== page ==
My Lords, the decision in this case calls for a full and fair application of particular statutory language to particular facts as found. The desirability or undesirability of one conclusion as compared with another can not furnish a guide reaching a decision. The result reached must be that which is directed by that which is enacted.
The learned Advocates for the appellant argued and argued with much force that to apply the literal rule of interpretation would depart from the spirit or context of the Constitution which is that a member of Parliament must sit in the Assembly as a member of a Party on whose ticket he was elected or if he is an independent he must continue as an independent, in other words, the article prohibits crossing of the floor. They asked the court to apply purposive interpretation in order to further the purpose or object of the enactment.
They pointed out that English courts have recently adopted this purposive construction where the literal interpretation of the legislative language used would lead to results which would defeat the purpose of the act but before this is done, the court must first determine the mischief which the enactment intended to remedy. It must also be apparent that the draftsman and parliament have by inadvertence overlooked, and committed to deal with an eventuality and that additional words would have been inserted by the draftsman and approved by parliament had their attention been drawn to the omission. The respondents referred the judge to Act 30 of 1993, an amendment to the Local Government 1991
which stipulates inter alia that a Counsellor would vacate his seat if he resigns from a political party to become an independent. According to them, when a member of parliament resigns or he is expelled from the party without belonging to any other party, his changed party loyalty is the determining factor as to whether or not retains his seat, and thus the petitioners accordingly vacated their seats in the National Assembly.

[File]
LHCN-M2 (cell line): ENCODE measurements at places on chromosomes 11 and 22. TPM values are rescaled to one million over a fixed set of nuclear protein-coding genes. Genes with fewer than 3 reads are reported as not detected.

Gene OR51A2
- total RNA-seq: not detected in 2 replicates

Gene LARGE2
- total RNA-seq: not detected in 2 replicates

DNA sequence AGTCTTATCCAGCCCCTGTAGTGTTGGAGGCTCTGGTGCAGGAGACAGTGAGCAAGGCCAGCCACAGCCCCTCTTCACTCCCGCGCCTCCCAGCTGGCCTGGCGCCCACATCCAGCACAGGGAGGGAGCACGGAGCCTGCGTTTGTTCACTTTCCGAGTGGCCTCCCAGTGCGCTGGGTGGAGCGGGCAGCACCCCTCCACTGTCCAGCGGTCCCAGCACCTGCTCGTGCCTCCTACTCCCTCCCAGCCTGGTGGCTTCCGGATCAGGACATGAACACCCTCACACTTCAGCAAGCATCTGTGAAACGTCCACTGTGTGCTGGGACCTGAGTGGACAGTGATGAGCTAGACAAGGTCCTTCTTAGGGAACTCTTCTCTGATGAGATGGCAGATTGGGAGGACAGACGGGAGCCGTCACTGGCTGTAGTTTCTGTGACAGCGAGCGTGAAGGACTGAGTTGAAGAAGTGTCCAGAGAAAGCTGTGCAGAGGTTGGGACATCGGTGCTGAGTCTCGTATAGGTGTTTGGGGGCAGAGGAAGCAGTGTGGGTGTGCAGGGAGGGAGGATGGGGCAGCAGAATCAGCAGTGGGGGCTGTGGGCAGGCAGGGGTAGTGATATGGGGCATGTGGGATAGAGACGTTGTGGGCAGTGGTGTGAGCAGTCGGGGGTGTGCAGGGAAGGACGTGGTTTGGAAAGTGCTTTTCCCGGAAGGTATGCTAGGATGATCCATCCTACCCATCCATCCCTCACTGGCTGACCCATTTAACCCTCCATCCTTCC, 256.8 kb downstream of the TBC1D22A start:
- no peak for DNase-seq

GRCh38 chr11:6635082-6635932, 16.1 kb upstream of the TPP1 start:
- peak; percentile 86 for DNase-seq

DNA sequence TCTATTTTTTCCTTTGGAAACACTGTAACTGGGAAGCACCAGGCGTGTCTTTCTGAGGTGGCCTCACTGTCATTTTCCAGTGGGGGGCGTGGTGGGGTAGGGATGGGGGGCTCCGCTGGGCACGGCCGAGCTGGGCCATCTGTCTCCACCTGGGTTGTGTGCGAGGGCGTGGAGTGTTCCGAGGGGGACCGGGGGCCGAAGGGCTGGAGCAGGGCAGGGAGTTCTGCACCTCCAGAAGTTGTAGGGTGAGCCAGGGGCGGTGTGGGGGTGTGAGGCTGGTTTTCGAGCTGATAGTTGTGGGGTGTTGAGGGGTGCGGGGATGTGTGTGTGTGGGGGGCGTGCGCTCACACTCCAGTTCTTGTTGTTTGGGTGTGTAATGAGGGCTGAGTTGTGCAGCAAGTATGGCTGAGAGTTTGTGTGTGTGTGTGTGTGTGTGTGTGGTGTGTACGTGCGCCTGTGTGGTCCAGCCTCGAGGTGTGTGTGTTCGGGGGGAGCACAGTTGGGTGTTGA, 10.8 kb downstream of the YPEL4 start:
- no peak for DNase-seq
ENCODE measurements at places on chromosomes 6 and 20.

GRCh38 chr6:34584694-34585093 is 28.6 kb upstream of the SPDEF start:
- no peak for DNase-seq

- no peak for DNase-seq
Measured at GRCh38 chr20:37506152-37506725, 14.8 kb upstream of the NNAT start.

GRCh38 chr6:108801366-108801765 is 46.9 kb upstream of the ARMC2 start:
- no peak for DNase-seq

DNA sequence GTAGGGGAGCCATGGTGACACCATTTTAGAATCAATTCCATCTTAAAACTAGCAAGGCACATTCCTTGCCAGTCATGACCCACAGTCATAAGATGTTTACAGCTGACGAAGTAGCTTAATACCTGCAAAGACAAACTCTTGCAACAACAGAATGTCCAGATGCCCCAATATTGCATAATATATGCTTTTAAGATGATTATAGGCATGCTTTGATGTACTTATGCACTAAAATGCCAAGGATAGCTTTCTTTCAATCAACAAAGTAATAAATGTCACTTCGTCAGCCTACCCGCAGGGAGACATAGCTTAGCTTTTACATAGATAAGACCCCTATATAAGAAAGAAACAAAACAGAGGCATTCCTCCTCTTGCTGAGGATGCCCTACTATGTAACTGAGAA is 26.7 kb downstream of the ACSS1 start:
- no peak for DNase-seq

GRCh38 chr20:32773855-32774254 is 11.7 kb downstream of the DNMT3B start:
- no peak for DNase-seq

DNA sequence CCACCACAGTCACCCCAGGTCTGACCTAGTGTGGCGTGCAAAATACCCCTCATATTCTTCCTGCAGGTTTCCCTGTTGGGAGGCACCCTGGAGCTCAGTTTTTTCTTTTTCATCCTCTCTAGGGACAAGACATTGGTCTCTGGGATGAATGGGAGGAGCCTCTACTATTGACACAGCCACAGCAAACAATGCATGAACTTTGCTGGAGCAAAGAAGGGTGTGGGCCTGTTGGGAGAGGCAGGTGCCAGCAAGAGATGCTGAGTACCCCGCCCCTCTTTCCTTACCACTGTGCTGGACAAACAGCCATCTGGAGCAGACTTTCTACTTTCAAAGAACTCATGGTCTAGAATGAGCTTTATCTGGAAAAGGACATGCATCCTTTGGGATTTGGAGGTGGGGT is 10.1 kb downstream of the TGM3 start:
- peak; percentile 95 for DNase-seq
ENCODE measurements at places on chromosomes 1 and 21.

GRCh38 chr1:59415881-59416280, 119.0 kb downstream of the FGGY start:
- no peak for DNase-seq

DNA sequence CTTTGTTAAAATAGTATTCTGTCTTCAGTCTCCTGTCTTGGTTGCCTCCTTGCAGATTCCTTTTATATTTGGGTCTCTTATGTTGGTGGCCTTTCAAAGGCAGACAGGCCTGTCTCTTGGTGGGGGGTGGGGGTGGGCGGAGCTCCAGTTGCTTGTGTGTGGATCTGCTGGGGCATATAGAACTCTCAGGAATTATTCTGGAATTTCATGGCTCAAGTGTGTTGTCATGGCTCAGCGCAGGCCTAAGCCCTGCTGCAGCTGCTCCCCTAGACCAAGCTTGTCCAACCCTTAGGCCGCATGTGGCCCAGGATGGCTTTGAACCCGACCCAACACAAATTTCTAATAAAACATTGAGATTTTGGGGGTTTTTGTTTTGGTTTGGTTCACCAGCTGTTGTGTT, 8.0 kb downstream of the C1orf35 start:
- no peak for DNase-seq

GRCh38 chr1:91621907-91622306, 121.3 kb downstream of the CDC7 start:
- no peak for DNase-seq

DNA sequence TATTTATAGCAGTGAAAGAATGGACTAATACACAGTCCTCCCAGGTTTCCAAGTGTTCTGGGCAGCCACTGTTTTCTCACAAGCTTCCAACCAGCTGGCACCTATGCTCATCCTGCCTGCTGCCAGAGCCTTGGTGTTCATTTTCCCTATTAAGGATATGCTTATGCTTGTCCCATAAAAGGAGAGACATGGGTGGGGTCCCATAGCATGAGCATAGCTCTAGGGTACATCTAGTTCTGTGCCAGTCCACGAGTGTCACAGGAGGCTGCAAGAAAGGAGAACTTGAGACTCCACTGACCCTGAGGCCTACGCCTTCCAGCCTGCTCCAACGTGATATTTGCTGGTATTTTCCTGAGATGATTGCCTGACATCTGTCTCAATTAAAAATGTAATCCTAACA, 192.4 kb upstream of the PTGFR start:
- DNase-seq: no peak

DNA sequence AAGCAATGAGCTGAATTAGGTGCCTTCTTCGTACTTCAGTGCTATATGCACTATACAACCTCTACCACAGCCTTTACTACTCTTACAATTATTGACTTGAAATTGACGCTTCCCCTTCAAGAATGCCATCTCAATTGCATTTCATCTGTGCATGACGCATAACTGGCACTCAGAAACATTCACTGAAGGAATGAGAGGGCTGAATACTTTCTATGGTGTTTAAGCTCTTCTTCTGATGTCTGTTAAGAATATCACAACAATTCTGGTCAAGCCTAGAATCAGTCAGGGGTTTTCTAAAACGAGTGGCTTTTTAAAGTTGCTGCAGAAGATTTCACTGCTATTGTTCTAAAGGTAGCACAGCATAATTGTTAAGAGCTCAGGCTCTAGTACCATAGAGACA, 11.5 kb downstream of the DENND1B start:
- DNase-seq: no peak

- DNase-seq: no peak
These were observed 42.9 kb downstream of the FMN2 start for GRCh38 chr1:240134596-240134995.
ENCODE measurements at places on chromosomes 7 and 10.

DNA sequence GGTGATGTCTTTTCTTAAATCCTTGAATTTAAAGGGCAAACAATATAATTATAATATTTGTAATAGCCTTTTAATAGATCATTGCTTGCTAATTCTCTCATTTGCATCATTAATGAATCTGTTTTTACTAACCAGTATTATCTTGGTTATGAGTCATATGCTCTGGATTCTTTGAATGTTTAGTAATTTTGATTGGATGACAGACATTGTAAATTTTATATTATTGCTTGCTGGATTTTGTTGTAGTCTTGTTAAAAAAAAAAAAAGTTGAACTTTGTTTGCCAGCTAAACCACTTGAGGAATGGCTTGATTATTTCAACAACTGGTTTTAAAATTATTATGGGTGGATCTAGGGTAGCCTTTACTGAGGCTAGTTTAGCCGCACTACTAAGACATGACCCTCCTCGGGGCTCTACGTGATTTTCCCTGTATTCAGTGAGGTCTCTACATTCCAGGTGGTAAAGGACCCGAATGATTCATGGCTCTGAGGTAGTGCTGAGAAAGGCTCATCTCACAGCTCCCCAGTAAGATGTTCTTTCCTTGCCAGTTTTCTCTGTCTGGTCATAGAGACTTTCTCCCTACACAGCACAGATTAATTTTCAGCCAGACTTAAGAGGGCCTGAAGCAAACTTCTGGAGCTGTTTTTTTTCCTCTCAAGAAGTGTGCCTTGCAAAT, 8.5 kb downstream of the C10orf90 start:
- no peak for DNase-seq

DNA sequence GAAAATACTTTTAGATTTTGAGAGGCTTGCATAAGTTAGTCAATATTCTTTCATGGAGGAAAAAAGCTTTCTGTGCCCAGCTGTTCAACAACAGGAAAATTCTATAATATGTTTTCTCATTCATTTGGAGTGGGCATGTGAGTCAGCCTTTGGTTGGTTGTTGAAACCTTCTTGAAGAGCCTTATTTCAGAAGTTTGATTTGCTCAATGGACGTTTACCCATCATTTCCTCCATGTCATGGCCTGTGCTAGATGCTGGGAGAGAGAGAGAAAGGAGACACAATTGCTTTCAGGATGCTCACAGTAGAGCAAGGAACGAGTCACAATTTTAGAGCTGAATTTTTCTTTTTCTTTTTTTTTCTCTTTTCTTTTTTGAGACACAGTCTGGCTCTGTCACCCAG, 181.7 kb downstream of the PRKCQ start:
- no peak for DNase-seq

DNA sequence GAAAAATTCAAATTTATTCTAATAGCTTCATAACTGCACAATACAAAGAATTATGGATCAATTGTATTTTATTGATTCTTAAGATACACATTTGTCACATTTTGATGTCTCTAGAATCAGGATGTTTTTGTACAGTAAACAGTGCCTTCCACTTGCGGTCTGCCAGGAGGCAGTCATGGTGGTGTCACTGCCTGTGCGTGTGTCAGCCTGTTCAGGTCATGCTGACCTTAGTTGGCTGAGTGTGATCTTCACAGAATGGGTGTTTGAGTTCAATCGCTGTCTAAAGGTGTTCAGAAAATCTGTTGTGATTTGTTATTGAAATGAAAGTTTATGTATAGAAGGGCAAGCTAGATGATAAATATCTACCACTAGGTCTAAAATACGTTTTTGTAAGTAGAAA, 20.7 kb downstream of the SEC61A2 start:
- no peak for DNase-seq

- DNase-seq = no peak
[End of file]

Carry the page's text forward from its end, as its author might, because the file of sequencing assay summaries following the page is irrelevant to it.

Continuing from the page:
In adhering to the literal rule of construction the learned judge considered the above authorities cited; the recommendation of the Mvunga report on floor crossing and its acceptance by the Government. She then asked herself this question: What grounds could there be in this case to depart from the language used in the enactment and conclude that the legislature intended something which it omitted to express? The strongest ground advanced by the respondents is that any other interpretation would defeat the intention of the legislature which was to stop crossing of the floor. She then referred to the recent case of Muhammad Nawaz Sarif v President Of Pakistan (3) where it was held:
------ in the constitution contained in a written document wherein the powers and duties of various agencies established by it were formulated with precision, it was the wording of the constitution itself that was enforced and applied and this wording could never be overridden or supplemented by extraneous principles or non specified enabling powers not explicitly incorporated in the constitution itself.
The learned trial judge then went on to say:
Based on the fact the framers of the present constitution had the benefit of 1964 constitution whose express provisions on the issue before the court now were left out from the present Constitution, I am not persuaded to find that the intention of the legislature was to include a situation where a member of the Assembly just resigns from a political party on whose ticket he/she was elected to the Assembly. Asking the Court to read these words into Article 71(2) (c) is asking the court to directly legislate by including that which was omitted. If anything the evident intention expressed was to leave out what was provided in an earlier Constitution. The only solution, therfore, iis for the respondent to seek a Constitutional amendment if they now wish to reinstate what was applicable in the first Republic.
In considering the law relating to this appeal we have referred to learned author of Maxwell on interpretation and Statutes who, at p. 43, had this to say on the Golden rule:-
The so called Golden rule is really a modification of the literal rule. It is stated in this way by Parke B:
It is a very useful rule in the construction of a statute, to adhere to the ordinary meaning of the words used, and to the grammatical construction, unless that is at variance with the intention of the legislature, to be collected from the statute itself, or leads to any manifest absurdity or repugnance, in which case the language used may be varied or